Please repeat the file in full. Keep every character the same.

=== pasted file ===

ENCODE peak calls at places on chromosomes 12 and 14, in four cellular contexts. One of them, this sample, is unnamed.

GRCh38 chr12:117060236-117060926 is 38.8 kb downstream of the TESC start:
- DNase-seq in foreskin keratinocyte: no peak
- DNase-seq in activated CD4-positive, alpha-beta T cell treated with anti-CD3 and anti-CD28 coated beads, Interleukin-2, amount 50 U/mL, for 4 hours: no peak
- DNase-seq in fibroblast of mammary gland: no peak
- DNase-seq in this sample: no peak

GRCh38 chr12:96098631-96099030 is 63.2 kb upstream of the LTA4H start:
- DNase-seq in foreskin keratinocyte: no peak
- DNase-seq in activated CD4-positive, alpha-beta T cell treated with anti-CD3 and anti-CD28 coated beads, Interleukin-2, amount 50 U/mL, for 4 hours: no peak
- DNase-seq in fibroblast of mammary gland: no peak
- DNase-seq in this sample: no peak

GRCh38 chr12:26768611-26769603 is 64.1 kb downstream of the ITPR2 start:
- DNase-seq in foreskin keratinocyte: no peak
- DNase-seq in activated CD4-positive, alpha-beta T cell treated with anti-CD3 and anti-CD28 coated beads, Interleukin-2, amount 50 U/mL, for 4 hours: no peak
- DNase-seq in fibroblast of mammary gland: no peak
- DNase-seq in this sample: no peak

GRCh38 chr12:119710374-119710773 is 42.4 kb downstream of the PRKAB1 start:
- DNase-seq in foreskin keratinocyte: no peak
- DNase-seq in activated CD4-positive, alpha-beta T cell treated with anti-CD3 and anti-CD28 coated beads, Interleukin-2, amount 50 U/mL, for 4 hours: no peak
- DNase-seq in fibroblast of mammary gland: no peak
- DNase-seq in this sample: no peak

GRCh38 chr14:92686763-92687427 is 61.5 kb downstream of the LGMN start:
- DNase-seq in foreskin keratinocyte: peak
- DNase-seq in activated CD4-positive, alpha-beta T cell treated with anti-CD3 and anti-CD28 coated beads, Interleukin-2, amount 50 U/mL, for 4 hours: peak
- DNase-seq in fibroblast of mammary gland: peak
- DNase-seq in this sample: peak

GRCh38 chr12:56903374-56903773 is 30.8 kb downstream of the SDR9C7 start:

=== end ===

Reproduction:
ENCODE peak calls at places on chromosomes 12 and 14, in four cellular contexts. One of them, this sample, is unnamed.

GRCh38 chr12:117060236-117060926 is 38.8 kb downstream of the TESC start:
- DNase-seq in foreskin keratinocyte: no peak
- DNase-seq in activated CD4-positive, alpha-beta T cell treated with anti-CD3 and anti-CD28 coated beads, Interleukin-2, amount 50 U/mL, for 4 hours: no peak
- DNase-seq in fibroblast of mammary gland: no peak
- DNase-seq in this sample: no peak

GRCh38 chr12:96098631-96099030 is 63.2 kb upstream of the LTA4H start:
- DNase-seq in foreskin keratinocyte: no peak
- DNase-seq in activated CD4-positive, alpha-beta T cell treated with anti-CD3 and anti-CD28 coated beads, Interleukin-2, amount 50 U/mL, for 4 hours: no peak
- DNase-seq in fibroblast of mammary gland: no peak
- DNase-seq in this sample: no peak

GRCh38 chr12:26768611-26769603 is 64.1 kb downstream of the ITPR2 start:
- DNase-seq in foreskin keratinocyte: no peak
- DNase-seq in activated CD4-positive, alpha-beta T cell treated with anti-CD3 and anti-CD28 coated beads, Interleukin-2, amount 50 U/mL, for 4 hours: no peak
- DNase-seq in fibroblast of mammary gland: no peak
- DNase-seq in this sample: no peak

GRCh38 chr12:119710374-119710773 is 42.4 kb downstream of the PRKAB1 start:
- DNase-seq in foreskin keratinocyte: no peak
- DNase-seq in activated CD4-positive, alpha-beta T cell treated with anti-CD3 and anti-CD28 coated beads, Interleukin-2, amount 50 U/mL, for 4 hours: no peak
- DNase-seq in fibroblast of mammary gland: no peak
- DNase-seq in this sample: no peak

GRCh38 chr14:92686763-92687427 is 61.5 kb downstream of the LGMN start:
- DNase-seq in foreskin keratinocyte: peak
- DNase-seq in activated CD4-positive, alpha-beta T cell treated with anti-CD3 and anti-CD28 coated beads, Interleukin-2, amount 50 U/mL, for 4 hours: peak
- DNase-seq in fibroblast of mammary gland: peak
- DNase-seq in this sample: peak

GRCh38 chr12:56903374-56903773 is 30.8 kb downstream of the SDR9C7 start: